The ultimate measure of a person is not where that person stands in moments of comfort and convenience but where that person stands at times of challenge or controversy. (MLK Jr., adapted for gender inclusion)
Rev. Yolanda M. Norton is a Ph.D. candidate in Hebrew Bible and Ancient Israel and Theology and Practice Fellow at Vanderbilt University. Her current research interests include womanist interpretation, narrative and literary criticism, and the Persian period. In particular, her work focuses on the books of Genesis and Ruth, and how each text treats foreign women, and considers the ways in which insider-outsider paradigms in Scripture influence constructions of identity and facilitate the vilification and/or oppression of women of color who encounter the biblical canon in the modern world.
Professor Norton has published chapters in I Found God in Me: Womanist Biblical Hermeneutics Reader and Global Perspectives in the Old Testament. She also has articles included in a pending publication in Liturgical Press’ new feminist commentary on the Psalms.
Prior to coming to SFTS, Norton was a Visiting Instructor at Moravian Theological Seminary and adjunct faculty at Wesley Theological Seminary. She is ordained in the Christian Church (Disciples of Christ) and has served in various ministerial capacities in the Washington, D.C. area and Nashville, TN.
She holds a Master of Divinity and Master of Theological Studies degree from Wesley Theological Seminary and a Bachelor of Arts in Political Science from Syracuse University.
But Ruth said,
‘Do not press me to leave you
or to turn back from following you!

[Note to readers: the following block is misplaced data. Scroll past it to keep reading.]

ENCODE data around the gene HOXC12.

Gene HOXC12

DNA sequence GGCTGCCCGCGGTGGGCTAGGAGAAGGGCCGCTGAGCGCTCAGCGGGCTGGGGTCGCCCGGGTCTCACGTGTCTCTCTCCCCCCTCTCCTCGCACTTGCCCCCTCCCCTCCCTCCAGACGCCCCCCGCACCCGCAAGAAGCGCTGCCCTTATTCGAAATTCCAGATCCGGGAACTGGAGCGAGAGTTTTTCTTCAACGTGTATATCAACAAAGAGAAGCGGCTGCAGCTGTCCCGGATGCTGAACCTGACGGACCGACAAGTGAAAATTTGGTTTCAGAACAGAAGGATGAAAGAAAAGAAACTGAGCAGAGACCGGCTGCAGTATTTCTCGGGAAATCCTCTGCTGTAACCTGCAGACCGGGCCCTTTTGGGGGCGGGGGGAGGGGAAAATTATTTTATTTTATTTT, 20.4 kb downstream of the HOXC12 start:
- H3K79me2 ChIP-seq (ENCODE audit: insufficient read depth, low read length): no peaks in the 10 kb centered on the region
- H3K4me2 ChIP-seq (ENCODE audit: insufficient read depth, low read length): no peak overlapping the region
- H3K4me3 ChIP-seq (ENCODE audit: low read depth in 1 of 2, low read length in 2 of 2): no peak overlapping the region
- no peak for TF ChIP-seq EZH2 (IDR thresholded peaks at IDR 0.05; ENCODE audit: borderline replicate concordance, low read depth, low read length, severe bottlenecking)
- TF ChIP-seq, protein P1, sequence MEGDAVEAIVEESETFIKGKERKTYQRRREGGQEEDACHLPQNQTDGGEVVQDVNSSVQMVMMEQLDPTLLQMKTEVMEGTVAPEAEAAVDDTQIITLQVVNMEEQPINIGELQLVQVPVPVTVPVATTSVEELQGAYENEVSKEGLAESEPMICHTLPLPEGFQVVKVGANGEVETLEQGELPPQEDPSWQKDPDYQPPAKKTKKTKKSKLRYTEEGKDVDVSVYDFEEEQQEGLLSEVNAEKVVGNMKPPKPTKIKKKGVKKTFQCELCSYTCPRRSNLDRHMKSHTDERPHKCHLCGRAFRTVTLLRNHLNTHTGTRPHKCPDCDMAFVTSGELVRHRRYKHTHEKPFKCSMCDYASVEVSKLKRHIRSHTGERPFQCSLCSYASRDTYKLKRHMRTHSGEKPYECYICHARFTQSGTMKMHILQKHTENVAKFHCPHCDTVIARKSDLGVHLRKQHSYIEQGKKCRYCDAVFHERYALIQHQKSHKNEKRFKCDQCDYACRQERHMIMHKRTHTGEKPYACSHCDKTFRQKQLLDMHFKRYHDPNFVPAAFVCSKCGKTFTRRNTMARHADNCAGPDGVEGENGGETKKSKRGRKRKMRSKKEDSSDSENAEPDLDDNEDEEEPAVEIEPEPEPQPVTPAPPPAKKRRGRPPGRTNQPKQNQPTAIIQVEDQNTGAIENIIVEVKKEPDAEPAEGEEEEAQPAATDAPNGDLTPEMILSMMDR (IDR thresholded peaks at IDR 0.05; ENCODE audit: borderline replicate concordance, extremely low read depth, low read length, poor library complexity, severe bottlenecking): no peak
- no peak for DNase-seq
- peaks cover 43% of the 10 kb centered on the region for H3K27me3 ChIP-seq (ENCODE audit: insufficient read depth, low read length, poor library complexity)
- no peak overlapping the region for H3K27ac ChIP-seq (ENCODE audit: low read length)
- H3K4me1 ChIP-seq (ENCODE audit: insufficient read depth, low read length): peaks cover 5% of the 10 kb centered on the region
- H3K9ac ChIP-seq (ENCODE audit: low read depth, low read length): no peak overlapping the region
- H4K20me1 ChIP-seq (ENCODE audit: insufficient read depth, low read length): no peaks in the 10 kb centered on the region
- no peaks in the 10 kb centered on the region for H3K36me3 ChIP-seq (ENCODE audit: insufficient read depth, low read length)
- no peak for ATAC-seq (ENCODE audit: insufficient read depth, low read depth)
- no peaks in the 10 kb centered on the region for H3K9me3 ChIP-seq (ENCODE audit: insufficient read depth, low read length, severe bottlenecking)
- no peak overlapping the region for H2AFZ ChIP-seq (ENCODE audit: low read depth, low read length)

Where you go, I will go;
where you lodge, I will lodge;
your people shall be my people,
and your God my God.
Where you die, I will die—
there will I be buried.
May the Lord do thus and so to me,
and more as well,
if even death parts me from you!’ (Ruth 1:16-17) Ruth’s covenant, oath, vow, allegiance pledged to her mother-in-law, Naomi – each of them widowed.
As food for thought, Professor Norton has offered some questions to accompany Ruth’s vow to Naomi. There are also two book chapters (links below) as further resources (“Silenced Struggle for Survival: Finding Life in Death in the Book of Ruth” and “Ruth and Esther as Models for the Formation of God’s People: Engaging Liberationist Critiques”).
- What does it cost Ruth to make this vow?
- What is Naomi’s reaction to the vow, both in the moment and throughout the text? Does Naomi honor/respect Ruth’s sacrifice and/or allegiance?
- What risks does Ruth have to navigate to actualize this vow?
- Does Ruth gain anything in the text? If so, is it worth it?
- For whose sake does Ruth make this vow? Who benefits from this text?
Center for Innovation in Ministry
Rev. Floyd Tompkins
“Silenced Struggle for Survival: Finding Life in Death in the Book of Ruth” found in I Found God in Me: A Womanist Biblical Hermeneutics Reader
“Ruth and Esther as Models for the Formation of God’s People: Engaging Liberationist Critiques” found in Focusing Biblical Studies: The Crucial Nature of the Persian and Hellenistic Periods: Essays in Honor of Douglas A Knight